As Abhijit Banerjee of the Massachusetts Institute of Technology, Kremer's colleague and coauthor, explains: "When most economists come up with an idea that might make the world a better place, they assume that they must have got it wrong, on the grounds that if it were correct it would be in place already, and, reluctantly, decide to forget about it. Michael immediately starts to think of ways to make it happen."
And make it happen, he does. His intellectual work and indefatigable public persuasion recently paved the way for the creation of a new mechanism called advance market commitments (AMCs) to further the development of a vaccine against pneumococcal diseases, which claim the lives of up to a million children in poor countries each year. Robert Barro, one of the gurus of the study of economic growth and Kremer's advisor at Harvard, says that the AMC idea "is likely to make an unprecedented contribution to the improvement of health outcomes in the world's neediest countries."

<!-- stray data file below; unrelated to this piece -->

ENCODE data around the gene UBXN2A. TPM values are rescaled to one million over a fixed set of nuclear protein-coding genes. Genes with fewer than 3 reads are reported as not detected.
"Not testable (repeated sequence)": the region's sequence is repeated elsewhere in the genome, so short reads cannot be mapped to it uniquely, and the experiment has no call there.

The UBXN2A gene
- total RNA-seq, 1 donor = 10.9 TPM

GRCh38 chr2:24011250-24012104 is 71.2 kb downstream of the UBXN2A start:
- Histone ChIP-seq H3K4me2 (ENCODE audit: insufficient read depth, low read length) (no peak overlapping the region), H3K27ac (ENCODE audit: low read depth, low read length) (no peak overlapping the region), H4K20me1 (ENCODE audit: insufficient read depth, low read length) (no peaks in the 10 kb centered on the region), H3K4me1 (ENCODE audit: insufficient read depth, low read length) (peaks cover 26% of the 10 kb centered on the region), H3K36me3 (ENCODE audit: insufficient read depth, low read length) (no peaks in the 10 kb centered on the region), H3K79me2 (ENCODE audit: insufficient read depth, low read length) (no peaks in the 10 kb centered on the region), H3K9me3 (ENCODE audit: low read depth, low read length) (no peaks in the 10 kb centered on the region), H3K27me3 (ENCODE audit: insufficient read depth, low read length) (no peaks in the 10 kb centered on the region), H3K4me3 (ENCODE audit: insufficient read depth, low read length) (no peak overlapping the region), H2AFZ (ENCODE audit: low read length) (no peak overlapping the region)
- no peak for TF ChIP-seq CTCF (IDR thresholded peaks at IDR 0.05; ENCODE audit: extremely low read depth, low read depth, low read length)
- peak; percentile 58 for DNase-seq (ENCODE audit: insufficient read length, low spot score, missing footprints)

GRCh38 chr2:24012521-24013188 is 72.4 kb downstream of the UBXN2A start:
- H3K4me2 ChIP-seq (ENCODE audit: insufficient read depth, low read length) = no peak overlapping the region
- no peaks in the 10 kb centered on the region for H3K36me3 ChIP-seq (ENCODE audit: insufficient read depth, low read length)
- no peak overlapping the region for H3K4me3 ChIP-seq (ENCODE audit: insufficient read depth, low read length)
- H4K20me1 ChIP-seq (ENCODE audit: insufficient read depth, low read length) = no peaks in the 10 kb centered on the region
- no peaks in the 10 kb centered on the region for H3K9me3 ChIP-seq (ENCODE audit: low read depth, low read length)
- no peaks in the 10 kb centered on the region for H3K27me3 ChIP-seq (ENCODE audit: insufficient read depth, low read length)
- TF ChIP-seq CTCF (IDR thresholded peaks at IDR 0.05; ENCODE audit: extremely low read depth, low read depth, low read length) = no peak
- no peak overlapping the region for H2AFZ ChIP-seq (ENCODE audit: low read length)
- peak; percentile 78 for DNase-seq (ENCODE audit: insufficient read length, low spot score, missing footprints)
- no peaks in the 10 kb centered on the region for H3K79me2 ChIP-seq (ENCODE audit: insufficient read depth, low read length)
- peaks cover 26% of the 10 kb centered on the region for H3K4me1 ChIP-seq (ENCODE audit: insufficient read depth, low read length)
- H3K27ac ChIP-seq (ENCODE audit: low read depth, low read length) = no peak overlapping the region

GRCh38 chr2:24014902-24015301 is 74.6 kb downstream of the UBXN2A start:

Kremer has also helped introduce a major methodological innovation in empirical development economics: the randomized evaluation of public policy interventions. This has not only helped rehabilitate the discipline of development economics in academia, it has moved governments and nongovernmental organizations (NGOs) around the world to more rigorously evaluate their activities and their impact. And he has made other important academic contributions, many with the common theme of identifying ways to work collaboratively (typically at the international level) to improve the welfare of poor people. Fellow Harvard professor and Nobel Laureate Amartya Sen stresses that Kremer "has made an outstanding contribution in combining economic theory and sophisticated empirical techniques and applying it to critical policy issues in development economics."
Kremer, now 43, grew up in Kansas and attended Harvard as an undergraduate. Trips to South Asia and Kenya—where he spent a year teaching mathematics and science to students and devoting a lot of time to getting a resource-starved school in remote western Kenya up and running—triggered his interest in development. Kremer followed up on the Kenya experience by starting WorldTeach, a nonprofit organization that now sends 370 teachers annually to schools in the developing world, including such places as the Marshall Islands. He also equipped himself with a graduate degree in economics from Harvard, followed by professorships, first at the Massachusetts Institute of Technology and then at Harvard.
-Harnessing Ideas to Idealism, latest edition of IMF's F&D
Related from the edition;
UAE- Country Focus (especially for FOX's Business reporters)
Changing Aid Landscape
Subprime: Tentacles of a Crisis
Africa's Missing Ingredients